Labor unions look to regroup
Support for the labor movement has fallen to 48 percent from 59 percent since 2008, the lowest support level in 70 years, a Gallup survey indicates.
The dip comes despite labor having allies in the White House and Congress and the anti-corporate mood in the country, Forbes reported Monday.
However, AFL-CIO Secretary-Treasurer Richard Trumka seems ready to concede that labor unions haven’t persuaded Congress and the public on issues such as card-check legislation that would end secret ballots in union elections and make it more difficult for companies to mount anti-unionization campaigns, the magazine said.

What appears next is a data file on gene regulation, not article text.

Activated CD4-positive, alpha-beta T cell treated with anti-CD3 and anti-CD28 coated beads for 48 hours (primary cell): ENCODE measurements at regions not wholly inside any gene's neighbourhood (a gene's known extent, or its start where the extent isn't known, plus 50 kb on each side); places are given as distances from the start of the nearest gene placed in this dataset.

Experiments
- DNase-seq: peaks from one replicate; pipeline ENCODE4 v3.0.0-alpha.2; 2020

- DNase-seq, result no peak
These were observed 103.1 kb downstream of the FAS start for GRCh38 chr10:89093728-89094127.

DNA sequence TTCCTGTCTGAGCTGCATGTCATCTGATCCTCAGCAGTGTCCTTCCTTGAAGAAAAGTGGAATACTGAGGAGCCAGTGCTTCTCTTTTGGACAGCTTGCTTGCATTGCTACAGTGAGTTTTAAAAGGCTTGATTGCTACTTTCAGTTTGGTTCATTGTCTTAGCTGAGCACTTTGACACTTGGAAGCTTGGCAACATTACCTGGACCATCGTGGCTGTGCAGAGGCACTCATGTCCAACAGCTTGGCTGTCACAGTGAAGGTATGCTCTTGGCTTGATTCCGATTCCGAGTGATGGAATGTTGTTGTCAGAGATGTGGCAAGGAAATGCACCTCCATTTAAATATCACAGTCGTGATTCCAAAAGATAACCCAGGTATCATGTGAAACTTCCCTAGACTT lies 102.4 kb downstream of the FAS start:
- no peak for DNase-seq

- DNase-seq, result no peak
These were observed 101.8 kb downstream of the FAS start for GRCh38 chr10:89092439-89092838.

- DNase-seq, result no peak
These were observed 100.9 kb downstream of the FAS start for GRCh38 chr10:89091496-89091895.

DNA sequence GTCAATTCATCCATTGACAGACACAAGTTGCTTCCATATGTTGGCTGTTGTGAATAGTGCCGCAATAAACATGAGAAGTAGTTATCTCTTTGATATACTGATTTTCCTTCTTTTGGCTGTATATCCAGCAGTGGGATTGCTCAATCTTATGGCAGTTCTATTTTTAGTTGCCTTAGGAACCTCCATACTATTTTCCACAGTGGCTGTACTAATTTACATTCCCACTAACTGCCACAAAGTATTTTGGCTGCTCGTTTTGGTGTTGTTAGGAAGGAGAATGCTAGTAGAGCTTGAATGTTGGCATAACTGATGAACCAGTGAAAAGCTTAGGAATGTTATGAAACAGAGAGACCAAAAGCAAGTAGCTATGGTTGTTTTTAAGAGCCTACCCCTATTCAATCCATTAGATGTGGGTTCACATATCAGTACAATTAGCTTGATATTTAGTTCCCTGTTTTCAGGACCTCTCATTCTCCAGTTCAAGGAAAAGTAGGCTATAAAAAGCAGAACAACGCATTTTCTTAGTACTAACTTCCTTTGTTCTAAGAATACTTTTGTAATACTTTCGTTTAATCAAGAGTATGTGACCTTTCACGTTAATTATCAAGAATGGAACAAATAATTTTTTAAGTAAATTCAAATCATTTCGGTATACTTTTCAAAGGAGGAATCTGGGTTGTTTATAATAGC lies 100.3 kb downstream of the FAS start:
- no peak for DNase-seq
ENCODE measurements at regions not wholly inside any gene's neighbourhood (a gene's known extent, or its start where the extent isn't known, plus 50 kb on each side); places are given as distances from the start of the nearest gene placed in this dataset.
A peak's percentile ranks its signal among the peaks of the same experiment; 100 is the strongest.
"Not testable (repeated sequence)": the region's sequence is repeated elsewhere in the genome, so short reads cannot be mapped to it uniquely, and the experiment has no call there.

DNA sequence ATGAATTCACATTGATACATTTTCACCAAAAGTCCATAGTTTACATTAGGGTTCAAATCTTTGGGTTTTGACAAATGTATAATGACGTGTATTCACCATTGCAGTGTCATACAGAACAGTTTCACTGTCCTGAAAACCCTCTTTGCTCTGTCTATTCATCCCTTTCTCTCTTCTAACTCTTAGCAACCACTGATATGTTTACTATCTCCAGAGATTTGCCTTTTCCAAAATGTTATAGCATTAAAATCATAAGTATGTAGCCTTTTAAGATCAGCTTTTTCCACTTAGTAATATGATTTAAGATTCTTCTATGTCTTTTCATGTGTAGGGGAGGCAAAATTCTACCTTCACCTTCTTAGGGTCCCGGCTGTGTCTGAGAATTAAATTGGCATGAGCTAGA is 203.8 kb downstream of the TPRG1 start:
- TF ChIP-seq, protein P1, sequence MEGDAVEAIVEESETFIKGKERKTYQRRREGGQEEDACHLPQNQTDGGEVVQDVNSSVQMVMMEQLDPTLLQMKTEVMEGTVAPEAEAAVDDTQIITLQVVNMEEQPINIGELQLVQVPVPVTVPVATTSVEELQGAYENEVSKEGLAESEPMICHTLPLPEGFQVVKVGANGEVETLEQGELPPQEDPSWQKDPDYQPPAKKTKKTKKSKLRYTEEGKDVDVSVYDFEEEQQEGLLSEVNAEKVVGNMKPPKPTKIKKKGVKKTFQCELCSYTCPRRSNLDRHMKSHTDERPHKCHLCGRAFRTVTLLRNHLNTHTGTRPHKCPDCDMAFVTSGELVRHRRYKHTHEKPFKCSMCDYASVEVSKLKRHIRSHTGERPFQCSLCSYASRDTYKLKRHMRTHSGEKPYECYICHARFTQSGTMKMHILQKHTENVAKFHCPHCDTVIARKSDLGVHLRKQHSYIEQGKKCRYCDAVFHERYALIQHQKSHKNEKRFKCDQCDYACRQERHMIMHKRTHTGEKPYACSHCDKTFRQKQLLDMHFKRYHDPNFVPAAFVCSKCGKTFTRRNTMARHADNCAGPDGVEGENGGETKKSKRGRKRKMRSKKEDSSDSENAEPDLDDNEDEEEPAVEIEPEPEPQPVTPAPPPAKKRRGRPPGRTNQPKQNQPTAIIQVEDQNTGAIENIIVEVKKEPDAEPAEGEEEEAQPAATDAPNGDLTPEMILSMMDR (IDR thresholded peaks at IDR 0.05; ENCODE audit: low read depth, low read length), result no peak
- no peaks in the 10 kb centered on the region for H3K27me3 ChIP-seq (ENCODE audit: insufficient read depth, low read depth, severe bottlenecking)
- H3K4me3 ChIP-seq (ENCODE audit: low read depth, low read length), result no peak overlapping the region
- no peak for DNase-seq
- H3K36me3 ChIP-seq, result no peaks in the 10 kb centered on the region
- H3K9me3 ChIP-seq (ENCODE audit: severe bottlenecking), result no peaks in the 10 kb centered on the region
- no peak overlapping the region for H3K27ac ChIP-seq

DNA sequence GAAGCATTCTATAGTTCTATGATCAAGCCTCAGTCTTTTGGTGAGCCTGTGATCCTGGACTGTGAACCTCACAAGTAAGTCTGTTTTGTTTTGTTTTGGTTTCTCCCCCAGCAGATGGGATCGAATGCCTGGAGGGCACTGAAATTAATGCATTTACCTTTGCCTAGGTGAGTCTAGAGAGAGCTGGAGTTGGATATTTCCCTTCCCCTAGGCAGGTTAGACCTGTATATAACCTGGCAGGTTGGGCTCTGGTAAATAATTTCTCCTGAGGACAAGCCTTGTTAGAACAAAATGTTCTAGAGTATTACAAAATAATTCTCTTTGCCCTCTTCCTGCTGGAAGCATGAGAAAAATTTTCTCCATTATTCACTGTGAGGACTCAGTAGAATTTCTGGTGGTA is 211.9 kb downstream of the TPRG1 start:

Since its mid-20th century heyday, organized labor’s highest priority has been to reverse its slide in membership, Forbes said. After World War II ended, more than a third of U.S. work force was represented by unions, compared with 12 percent representation today. Since 2007, labor union density has seen an uptick, primarily because of a large and growing proportion of public-sector unionization while private sector representation slides.